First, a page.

Warner, Kaine urge Secretary Hagel to maintain 11-carrier fleet


U.S. Sens. Mark Warner (D-Va.) and Tim Kaine (D-Va.) sent a letter to Secretary of Defense Chuck Hagel Tuesday urging him to maintain the full 11-aircraft carrier strike group as he crafts the FY15 defense budget.

congressSens. Warner and Kaine argue the flexibility of the aircraft carrier has proven to be the most important security asset for commanders-in-chief. Additionally, Warner and Kaine urge Secretary Hagel to consider the effect of reductions in the carrier fleet on military families.

The Navy recently announced that due to a lack of carriers in the existing fleet, deployments will be extended, with sailors and their families bearing the brunt of this change.

 

The full text of the letter is below.

 

The Honorable Chuck Hagel

Secretary of Defense

Office of the Secretary of Defense

1000 Defense Pentagon

Washington, D.C. 20301

 

 

Dear Secretary Hagel,

We write to you today about the President’s Fiscal Year 2015 budget, and to register concern about the future of our military capability, capacity, and readiness. 

For over a century the nation has relied upon the U.S. Navy aircraft carrier fleet as the first choice of Presidents’ to send a timely, forceful response or emergency humanitarian assistance from Pearl Harbor, to Operations Enduring and Iraqi Freedom, and most recently to Typhoon Haiyan.  Aircraft carriers continue to be the “flexible force,” a critical component in our national security and the United States’ ability to respond throughout the world to military and humanitarian crises.   

As you finalize decisions with respect to the President’s Fiscal Year 2015 Budget, we write to express strong support for maintaining the 11 carrier fleet.  While aircraft carriers do require a significant investment, they are the centerpieces for both defense and diplomatic policy.  No other American asset has the capability to launch kinetic strikes against terrorists, deter aggression of rogue nations, maintain the freedom of trade across the seas, and deliver humanitarian support to our allies in distress.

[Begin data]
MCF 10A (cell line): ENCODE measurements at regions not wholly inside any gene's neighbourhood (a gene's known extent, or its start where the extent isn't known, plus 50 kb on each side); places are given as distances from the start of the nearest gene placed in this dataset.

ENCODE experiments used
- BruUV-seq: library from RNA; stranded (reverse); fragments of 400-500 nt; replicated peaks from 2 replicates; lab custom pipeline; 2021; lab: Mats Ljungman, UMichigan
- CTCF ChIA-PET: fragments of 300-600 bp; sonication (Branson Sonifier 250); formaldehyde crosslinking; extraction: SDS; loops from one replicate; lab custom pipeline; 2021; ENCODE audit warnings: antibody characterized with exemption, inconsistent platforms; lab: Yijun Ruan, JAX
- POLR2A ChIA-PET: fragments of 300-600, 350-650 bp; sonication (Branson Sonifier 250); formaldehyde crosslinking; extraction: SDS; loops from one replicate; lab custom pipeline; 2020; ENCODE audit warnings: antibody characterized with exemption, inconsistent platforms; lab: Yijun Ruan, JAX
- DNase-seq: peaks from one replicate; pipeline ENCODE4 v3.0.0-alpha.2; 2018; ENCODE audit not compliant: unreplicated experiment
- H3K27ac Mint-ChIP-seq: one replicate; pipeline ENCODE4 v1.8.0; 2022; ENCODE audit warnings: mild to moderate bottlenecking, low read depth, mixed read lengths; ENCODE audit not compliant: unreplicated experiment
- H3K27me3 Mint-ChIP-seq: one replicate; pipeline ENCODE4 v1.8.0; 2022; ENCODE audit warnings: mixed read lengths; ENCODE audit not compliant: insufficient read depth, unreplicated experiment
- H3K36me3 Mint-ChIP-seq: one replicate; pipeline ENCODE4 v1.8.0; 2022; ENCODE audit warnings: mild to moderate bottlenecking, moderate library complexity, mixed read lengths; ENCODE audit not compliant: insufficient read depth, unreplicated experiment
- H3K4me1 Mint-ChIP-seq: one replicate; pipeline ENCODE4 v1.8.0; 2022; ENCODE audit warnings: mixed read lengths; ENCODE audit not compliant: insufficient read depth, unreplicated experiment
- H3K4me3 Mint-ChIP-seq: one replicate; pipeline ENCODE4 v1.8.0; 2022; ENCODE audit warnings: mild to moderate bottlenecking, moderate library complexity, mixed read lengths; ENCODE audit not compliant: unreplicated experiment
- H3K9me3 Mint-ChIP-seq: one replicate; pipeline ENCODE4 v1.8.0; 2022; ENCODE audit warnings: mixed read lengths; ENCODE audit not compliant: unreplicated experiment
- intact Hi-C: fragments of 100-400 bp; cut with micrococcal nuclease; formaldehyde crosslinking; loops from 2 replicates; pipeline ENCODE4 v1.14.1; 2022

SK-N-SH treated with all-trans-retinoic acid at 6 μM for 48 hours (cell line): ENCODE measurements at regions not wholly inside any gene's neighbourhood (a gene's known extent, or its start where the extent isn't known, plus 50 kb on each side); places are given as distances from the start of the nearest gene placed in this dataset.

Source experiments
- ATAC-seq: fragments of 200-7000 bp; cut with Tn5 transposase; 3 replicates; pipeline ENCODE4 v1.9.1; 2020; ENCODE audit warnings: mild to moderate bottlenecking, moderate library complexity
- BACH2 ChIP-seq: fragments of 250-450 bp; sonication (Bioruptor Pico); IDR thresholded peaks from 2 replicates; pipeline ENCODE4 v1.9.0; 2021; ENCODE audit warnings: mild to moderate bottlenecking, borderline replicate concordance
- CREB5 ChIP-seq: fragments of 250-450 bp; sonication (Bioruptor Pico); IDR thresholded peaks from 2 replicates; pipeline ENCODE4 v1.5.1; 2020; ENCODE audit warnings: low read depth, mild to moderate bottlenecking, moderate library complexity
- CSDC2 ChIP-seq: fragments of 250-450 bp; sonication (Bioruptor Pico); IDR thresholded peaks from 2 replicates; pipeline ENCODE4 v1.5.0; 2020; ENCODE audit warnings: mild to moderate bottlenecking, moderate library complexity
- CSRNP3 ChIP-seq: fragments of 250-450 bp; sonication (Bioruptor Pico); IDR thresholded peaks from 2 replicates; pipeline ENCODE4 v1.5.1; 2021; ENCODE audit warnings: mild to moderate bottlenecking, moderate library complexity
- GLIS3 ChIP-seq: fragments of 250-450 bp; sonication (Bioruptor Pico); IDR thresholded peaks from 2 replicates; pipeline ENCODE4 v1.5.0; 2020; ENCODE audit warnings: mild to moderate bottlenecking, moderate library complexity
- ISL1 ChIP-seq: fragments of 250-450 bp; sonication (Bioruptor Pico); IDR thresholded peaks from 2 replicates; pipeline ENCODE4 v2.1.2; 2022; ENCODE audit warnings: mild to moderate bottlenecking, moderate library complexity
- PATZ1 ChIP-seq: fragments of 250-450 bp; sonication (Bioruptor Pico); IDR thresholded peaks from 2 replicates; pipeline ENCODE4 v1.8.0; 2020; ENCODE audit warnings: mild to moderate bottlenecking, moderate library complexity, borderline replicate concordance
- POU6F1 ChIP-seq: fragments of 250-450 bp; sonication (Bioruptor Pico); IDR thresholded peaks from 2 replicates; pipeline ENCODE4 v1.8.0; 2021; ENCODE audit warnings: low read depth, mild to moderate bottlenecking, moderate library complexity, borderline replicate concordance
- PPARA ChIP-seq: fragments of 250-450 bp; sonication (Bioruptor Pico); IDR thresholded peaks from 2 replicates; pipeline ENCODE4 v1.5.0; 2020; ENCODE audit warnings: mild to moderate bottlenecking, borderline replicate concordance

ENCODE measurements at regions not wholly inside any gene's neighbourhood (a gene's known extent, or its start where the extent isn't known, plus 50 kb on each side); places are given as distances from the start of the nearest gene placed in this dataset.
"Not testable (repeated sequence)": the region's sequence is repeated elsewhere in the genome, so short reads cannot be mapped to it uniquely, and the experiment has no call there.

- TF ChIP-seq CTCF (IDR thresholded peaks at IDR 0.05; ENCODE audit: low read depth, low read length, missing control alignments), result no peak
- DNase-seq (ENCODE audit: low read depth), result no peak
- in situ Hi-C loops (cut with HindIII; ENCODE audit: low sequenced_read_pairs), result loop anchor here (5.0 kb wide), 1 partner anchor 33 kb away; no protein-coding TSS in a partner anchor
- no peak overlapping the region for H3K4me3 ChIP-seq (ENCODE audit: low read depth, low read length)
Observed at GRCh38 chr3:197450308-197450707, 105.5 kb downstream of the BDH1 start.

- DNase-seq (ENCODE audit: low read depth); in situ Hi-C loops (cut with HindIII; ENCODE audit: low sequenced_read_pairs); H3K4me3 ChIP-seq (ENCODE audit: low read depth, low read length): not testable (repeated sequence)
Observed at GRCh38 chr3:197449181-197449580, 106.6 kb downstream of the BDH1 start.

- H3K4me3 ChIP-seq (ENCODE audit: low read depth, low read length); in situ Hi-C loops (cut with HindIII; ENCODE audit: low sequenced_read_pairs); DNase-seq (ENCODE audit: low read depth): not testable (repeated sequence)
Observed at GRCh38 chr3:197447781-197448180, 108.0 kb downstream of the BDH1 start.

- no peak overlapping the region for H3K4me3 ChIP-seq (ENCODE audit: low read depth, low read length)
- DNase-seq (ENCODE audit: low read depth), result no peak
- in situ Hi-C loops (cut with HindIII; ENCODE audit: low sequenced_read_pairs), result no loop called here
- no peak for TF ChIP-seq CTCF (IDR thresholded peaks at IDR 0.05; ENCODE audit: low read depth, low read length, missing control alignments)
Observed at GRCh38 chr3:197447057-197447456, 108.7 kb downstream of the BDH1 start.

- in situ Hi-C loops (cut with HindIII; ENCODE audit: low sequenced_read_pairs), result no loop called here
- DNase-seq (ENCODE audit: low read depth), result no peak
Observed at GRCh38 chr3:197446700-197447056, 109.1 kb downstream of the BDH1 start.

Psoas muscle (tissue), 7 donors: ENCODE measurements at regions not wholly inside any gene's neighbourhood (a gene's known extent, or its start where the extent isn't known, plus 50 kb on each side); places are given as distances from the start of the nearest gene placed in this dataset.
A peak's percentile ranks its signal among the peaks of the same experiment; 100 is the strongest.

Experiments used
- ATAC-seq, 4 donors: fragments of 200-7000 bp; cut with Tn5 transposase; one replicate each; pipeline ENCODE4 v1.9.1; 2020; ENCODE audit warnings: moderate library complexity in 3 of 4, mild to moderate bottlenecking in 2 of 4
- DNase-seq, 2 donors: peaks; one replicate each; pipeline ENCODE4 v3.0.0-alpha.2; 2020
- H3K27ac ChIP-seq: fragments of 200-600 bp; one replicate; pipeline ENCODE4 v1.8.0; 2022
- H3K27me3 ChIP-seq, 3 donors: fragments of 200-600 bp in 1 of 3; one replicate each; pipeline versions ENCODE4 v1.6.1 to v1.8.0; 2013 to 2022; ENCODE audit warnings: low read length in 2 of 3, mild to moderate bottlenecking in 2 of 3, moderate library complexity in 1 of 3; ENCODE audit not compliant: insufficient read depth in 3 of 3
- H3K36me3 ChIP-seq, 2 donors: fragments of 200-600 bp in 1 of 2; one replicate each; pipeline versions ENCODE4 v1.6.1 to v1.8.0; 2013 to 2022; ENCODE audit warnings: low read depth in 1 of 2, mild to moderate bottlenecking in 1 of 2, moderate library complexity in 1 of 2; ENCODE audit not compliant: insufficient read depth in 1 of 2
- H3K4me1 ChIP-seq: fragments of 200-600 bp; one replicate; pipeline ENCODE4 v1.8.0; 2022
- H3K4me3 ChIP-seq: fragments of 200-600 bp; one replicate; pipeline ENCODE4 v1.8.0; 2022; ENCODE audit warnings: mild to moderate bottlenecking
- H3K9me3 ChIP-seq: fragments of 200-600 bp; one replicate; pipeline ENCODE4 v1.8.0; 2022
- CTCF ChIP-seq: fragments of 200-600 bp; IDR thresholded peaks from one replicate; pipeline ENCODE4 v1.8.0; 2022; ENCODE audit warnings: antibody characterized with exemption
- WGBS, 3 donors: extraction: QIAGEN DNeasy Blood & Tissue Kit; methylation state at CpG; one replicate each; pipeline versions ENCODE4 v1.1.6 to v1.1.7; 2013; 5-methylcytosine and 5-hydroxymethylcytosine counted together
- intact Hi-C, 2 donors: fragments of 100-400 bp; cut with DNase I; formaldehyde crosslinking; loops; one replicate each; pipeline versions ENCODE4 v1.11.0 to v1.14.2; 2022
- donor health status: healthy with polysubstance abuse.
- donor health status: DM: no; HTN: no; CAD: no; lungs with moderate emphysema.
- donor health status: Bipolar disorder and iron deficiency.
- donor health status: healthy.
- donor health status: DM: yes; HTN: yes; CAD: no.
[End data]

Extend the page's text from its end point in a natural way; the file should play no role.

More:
Any reduction to the carrier force represents a strategic risk.  Shrinking our fleet by even one carrier would reduce our global footprint and our ability to respond.    The Navy recently announced that due to a lack of carriers in the existing fleet, deployments will be extended from six months to eight months, with our sailors and their families bearing the brunt of this change.    We increase the chances that a ready-to-deploy carrier is unavailable during moments of crisis.  Our forward presence will decrease, and our response time will fall. Additionally, China’s first aircraft carrier recently returned from its successful shakedown cruise.  The Chinese confirmed this week that a second carrier is under construction in port city of Dalian and estimated it would be finished by 2018.  The People’s Liberation Army Navy has made clear their desire for a flotilla of four carriers by 2020.  When we consider fewer aircraft carriers in our fleet, we put the American competitive advantage at risk.

 

Maintaining the full 11-aircraft carrier strike group is critical for meeting the Department of Defense Strategic Guidance.  The President himself has emphasized the strategic importance of aircraft carriers.  In Newport News, Virginia last year, he remarked, “In order to maintain the finest Navy that the world has ever known we’ve got to make sure that there is an orderly process whereby we are continually upgrading our ships, building new ships, maintaining our ships properly.”  Aboard an aircraft carrier in 2011, the President spoke, “USS Carl Vinson has been a messenger of diplomacy and a protector of our security for a long time.  And the men and women who serve on this ship have done extraordinary service in the Pacific, in the Persian Gulf, in the Indian Ocean.  It was from this aircraft carrier that some of the first assaults on Iraq were launched.  This ship supports what’s happening in Afghanistan.”  Our Commander in Chief understands the flexible force of our carriers – force that no other aspect of American military or diplomatic might can surpass.

We understand the uncertainty and constraints imposed by the budget, and we recognize that we need to make smart, targeted reductions to our defense budget as we drawdown our forces abroad.  Congress has made a strong first step for partial replacement of sequester in Fiscal Years 2014 and 2015, and we will work tirelessly to replace sequester.  We urge you not to make decisions that would prove counterproductive to our national security and to the Navy.  Let us work together with respect to budgetary resources in order to achieve the Navy’s vision for 2016 and beyond. 

We appreciate your attention and look forward to working closely with you on this matter.  Thank you for your time and consideration.



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